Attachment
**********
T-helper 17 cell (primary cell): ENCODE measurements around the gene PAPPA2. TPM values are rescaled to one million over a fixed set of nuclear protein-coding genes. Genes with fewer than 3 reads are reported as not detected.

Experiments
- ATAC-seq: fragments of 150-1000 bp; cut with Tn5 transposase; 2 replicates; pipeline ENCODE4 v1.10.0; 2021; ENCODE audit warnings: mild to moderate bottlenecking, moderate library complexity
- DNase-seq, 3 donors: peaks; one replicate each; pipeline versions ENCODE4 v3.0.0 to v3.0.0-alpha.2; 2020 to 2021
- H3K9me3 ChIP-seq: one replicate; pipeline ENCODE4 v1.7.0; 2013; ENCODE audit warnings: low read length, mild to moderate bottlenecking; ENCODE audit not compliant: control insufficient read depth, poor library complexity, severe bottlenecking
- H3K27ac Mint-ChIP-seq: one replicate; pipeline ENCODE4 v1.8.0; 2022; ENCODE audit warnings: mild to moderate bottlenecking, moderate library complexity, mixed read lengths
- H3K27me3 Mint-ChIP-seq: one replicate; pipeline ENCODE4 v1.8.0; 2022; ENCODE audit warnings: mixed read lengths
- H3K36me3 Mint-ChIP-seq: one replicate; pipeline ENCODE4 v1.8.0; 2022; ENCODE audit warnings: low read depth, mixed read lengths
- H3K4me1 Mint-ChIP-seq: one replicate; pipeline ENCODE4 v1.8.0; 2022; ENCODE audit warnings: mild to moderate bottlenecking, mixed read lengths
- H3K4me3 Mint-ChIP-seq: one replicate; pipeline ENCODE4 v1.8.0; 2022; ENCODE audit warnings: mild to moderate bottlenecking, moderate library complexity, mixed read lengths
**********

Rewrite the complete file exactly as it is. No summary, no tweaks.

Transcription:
T-helper 17 cell (primary cell): ENCODE measurements around the gene PAPPA2. TPM values are rescaled to one million over a fixed set of nuclear protein-coding genes. Genes with fewer than 3 reads are reported as not detected.

Experiments
- ATAC-seq: fragments of 150-1000 bp; cut with Tn5 transposase; 2 replicates; pipeline ENCODE4 v1.10.0; 2021; ENCODE audit warnings: mild to moderate bottlenecking, moderate library complexity
- DNase-seq, 3 donors: peaks; one replicate each; pipeline versions ENCODE4 v3.0.0 to v3.0.0-alpha.2; 2020 to 2021
- H3K9me3 ChIP-seq: one replicate; pipeline ENCODE4 v1.7.0; 2013; ENCODE audit warnings: low read length, mild to moderate bottlenecking; ENCODE audit not compliant: control insufficient read depth, poor library complexity, severe bottlenecking
- H3K27ac Mint-ChIP-seq: one replicate; pipeline ENCODE4 v1.8.0; 2022; ENCODE audit warnings: mild to moderate bottlenecking, moderate library complexity, mixed read lengths
- H3K27me3 Mint-ChIP-seq: one replicate; pipeline ENCODE4 v1.8.0; 2022; ENCODE audit warnings: mixed read lengths
- H3K36me3 Mint-ChIP-seq: one replicate; pipeline ENCODE4 v1.8.0; 2022; ENCODE audit warnings: low read depth, mixed read lengths
- H3K4me1 Mint-ChIP-seq: one replicate; pipeline ENCODE4 v1.8.0; 2022; ENCODE audit warnings: mild to moderate bottlenecking, mixed read lengths
- H3K4me3 Mint-ChIP-seq: one replicate; pipeline ENCODE4 v1.8.0; 2022; ENCODE audit warnings: mild to moderate bottlenecking, moderate library complexity, mixed read lengths